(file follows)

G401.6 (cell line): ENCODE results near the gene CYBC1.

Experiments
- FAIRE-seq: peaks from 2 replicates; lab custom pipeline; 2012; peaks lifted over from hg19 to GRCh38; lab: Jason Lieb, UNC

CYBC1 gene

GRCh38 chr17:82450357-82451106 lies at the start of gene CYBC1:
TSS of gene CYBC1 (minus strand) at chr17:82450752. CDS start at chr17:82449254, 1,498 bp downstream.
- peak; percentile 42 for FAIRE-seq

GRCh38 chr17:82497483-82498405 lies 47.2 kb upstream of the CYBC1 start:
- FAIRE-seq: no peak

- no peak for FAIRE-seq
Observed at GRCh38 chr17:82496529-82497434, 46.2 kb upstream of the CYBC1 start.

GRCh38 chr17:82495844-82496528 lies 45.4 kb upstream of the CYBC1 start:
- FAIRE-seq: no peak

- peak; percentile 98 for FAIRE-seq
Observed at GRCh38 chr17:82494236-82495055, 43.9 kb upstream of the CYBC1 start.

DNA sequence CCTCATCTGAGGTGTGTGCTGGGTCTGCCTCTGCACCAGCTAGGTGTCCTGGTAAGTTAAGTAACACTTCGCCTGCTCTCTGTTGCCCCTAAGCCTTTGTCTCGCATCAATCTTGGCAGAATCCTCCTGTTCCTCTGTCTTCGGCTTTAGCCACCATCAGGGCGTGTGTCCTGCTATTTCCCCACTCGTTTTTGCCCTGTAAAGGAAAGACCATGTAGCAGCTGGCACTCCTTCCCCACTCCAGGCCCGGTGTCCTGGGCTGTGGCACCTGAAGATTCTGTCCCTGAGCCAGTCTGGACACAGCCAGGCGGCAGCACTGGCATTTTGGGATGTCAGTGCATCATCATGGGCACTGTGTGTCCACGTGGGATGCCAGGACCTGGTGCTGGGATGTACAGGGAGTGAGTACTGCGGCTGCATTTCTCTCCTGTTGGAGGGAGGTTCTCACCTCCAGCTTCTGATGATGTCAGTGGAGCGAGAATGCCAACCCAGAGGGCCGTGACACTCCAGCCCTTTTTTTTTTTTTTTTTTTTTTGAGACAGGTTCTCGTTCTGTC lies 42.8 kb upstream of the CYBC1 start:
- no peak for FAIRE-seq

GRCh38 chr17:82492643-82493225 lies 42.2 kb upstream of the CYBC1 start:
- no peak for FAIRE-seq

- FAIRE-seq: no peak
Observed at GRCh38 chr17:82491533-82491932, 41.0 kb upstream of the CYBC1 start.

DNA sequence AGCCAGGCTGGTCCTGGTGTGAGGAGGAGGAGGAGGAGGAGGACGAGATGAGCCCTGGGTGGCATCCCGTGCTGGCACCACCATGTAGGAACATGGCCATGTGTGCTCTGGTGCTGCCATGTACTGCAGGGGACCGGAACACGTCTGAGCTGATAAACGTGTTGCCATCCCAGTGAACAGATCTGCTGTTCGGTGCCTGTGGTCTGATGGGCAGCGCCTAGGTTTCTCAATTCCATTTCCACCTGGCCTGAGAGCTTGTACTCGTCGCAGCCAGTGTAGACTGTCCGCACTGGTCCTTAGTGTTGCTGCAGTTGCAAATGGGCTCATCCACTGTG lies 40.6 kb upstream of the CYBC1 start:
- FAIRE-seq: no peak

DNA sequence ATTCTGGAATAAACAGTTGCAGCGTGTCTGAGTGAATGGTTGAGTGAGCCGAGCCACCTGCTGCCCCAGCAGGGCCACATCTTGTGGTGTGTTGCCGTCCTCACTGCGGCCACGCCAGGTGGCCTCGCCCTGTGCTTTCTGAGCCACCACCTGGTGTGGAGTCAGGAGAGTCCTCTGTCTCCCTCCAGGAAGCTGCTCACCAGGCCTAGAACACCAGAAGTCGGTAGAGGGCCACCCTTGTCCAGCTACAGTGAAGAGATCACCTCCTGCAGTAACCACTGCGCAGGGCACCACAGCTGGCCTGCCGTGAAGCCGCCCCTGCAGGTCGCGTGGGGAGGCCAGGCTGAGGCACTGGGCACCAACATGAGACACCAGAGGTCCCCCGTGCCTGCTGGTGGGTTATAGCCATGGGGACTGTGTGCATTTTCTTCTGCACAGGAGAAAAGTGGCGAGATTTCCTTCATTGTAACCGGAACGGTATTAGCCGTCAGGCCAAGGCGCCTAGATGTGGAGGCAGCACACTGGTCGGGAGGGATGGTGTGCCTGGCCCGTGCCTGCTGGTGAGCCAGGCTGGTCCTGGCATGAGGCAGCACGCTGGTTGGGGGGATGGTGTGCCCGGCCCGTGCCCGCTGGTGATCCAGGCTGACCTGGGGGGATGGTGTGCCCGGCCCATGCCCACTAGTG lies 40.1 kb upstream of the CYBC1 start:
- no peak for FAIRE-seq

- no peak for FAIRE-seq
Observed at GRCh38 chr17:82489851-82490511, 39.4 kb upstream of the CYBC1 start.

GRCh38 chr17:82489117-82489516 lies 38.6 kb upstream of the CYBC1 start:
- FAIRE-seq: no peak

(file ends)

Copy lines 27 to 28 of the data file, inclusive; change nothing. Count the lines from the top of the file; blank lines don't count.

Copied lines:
Observed at GRCh38 chr17:82489851-82490511, 39.4 kb upstream of the CYBC1 start.

GRCh38 chr17:82489117-82489516 lies 38.6 kb upstream of the CYBC1 start: